Nylon velour incorporating polypeptide films and polycaprolactone films were criticized because of cracking of the film. Ultra thin silicone fabric composite membranes have been reported by Kornberg et al, Trans. Amer. Soc. Artif. Int. Organs Vol. 18, pp. 39-44 1972.
In the literature reports of some of the above materials, adherence, continued elasticity and flexibility, and water vapor transmission appeared to emerge as important parameters in burn dressings. Thus, as far as burn wound coverings the following characteristics emerge as desirable:
1. The material must adhere to the wound base (comparable to auto- and homograft) to minimize infection and sepsis.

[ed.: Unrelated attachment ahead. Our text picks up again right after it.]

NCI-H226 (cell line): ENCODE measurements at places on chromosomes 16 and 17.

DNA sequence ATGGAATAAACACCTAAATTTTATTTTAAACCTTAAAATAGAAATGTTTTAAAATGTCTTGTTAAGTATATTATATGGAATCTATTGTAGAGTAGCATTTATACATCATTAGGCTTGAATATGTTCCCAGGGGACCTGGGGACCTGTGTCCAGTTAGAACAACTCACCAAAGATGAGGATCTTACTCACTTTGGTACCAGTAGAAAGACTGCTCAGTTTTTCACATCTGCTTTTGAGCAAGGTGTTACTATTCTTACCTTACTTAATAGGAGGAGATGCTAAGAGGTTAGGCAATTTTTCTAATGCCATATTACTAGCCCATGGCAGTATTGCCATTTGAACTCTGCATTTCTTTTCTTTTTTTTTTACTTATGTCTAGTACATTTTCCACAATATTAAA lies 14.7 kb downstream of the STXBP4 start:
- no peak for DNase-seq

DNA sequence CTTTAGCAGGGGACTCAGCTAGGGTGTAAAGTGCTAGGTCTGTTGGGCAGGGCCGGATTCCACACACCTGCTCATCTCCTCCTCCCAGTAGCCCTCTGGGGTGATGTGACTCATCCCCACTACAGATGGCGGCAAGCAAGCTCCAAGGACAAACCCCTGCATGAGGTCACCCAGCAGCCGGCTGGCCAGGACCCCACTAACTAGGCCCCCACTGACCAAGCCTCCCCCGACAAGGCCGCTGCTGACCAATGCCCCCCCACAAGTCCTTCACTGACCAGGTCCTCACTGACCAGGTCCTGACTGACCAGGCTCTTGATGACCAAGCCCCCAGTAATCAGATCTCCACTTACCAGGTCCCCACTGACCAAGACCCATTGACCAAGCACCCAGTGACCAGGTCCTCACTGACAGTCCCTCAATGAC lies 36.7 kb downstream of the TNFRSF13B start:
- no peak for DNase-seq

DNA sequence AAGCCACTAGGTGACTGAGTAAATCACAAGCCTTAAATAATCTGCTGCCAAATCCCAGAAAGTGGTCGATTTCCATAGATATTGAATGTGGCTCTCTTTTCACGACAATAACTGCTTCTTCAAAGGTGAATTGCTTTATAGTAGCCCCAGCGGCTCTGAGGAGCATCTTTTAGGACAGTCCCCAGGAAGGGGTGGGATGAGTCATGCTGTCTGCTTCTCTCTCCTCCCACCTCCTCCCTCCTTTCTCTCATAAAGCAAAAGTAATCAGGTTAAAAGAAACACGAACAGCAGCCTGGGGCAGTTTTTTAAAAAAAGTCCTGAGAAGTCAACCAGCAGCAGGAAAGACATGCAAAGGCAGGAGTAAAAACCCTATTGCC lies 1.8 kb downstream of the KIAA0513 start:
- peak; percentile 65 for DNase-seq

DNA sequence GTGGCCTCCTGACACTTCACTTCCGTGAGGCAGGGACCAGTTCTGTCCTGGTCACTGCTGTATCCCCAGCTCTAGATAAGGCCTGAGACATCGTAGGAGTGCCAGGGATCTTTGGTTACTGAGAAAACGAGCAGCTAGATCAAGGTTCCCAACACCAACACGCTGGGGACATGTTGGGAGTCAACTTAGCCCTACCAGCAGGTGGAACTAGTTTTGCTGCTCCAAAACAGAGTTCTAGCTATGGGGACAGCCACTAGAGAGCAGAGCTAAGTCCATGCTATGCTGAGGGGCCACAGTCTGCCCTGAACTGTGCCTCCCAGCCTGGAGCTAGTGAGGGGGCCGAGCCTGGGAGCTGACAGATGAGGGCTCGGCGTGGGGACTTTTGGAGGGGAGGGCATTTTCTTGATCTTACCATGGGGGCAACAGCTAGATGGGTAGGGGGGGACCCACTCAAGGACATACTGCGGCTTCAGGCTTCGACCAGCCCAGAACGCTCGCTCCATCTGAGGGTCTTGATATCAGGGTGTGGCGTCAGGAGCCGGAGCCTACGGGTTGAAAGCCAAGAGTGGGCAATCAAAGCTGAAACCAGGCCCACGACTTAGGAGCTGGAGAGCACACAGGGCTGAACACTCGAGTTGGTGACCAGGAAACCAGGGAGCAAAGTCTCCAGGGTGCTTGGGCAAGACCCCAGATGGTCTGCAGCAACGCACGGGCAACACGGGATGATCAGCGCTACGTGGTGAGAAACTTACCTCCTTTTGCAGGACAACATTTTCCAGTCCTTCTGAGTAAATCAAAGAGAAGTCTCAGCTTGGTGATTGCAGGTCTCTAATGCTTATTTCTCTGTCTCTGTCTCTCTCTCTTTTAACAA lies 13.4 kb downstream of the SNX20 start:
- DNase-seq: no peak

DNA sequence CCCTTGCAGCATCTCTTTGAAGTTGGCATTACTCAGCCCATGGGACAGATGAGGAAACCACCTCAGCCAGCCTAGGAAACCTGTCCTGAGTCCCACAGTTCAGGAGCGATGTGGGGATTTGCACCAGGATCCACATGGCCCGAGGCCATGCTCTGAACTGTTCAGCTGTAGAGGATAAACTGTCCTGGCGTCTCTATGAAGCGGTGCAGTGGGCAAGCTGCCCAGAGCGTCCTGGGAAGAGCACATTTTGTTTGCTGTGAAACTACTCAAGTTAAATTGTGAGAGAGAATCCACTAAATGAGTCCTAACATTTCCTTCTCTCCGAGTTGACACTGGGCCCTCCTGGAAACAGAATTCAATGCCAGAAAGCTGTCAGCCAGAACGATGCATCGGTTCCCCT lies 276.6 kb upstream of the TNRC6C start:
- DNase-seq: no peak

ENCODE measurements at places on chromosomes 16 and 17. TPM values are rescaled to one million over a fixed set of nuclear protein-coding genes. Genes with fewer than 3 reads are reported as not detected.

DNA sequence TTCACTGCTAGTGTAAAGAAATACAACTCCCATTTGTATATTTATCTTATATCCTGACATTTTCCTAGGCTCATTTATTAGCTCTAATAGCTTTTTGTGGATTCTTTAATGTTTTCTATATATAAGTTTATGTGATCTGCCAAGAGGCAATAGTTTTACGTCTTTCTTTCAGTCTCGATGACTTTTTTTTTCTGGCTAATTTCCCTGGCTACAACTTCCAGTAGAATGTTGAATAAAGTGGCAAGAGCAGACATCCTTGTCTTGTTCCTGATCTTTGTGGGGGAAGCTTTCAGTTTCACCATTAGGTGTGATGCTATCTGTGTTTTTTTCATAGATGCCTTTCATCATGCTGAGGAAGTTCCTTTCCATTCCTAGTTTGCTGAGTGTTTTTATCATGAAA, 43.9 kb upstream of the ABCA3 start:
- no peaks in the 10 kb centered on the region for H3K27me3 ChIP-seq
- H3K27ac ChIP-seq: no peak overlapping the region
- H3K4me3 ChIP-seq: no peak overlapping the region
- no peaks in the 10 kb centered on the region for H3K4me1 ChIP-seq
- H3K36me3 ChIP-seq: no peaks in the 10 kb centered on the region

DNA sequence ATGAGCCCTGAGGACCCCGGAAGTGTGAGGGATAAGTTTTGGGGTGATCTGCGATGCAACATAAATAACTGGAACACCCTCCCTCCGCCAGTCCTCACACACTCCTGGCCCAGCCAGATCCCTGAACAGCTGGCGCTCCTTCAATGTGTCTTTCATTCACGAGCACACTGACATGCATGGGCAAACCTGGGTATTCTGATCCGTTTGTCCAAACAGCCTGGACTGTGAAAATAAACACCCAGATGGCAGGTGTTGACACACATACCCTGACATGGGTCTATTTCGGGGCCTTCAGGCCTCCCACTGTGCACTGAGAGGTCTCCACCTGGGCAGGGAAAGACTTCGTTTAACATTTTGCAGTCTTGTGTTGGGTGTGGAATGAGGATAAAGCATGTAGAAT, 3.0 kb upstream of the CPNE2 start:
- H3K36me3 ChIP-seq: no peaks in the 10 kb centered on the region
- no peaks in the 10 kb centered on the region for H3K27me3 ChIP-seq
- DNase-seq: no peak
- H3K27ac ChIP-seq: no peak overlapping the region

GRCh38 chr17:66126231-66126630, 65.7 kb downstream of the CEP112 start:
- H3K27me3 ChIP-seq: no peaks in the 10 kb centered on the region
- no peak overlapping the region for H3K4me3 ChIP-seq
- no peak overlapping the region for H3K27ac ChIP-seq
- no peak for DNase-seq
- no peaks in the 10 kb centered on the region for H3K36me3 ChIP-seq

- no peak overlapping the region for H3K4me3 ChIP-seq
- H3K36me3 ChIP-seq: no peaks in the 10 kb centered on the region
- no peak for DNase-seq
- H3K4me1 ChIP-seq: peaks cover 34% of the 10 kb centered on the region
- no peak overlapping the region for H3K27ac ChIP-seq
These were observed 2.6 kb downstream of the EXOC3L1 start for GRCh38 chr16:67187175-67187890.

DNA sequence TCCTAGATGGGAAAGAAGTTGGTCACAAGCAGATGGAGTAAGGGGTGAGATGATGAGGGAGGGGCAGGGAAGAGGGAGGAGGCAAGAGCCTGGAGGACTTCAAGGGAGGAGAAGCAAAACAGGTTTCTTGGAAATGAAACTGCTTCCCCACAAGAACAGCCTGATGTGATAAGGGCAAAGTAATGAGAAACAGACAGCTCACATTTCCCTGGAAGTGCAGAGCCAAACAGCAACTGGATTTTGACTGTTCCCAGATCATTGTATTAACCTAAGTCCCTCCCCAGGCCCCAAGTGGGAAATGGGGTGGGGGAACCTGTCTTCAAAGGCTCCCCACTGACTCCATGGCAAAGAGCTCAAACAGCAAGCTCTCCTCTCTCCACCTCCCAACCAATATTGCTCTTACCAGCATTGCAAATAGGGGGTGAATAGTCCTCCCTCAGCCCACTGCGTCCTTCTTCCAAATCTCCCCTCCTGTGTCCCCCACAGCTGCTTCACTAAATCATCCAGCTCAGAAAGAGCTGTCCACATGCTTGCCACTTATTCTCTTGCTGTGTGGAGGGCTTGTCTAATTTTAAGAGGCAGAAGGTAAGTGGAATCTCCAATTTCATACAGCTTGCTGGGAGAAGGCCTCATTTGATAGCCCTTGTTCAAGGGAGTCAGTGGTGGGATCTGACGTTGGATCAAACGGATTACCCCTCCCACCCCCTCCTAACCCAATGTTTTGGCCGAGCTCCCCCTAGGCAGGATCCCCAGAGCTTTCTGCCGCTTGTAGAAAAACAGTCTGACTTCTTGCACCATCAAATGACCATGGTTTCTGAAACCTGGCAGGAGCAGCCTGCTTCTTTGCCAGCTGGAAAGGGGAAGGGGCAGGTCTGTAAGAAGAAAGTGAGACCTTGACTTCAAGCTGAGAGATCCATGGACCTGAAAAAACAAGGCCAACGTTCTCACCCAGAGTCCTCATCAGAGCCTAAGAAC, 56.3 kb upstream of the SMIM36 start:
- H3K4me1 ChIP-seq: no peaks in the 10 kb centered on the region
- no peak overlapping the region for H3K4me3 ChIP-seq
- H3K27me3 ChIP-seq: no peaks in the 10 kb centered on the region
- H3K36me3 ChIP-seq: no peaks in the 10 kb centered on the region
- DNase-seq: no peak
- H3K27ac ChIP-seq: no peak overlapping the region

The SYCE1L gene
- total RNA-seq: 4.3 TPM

2. It must have adequate flexibility over a period of time in order to cover joints and other areas of body flexion.
3. It must have the proper moisture vapor transmission rate to maintain proper moisture balance at the wound site.
4. It should be capable of being easily stored, sterilized and available for use on short notice for emergency procedures.
5. It must not be toxic, pyrogenic, or antigenic.
6. It should be readily available at reasonable cost.
7. It must be capable of being applied to the wound site so as to completely isolate the site.
8. It must have sufficient strength to be secured by sutures, clips and the like.
In addition to the above, U.S. Pat. No. 3,846,353 describes the processing of silicone rubber with a primary or secondary amine, see also Canadian Pat. No. 774,529 which mentions ionic bonding of heparin on various prosthesis.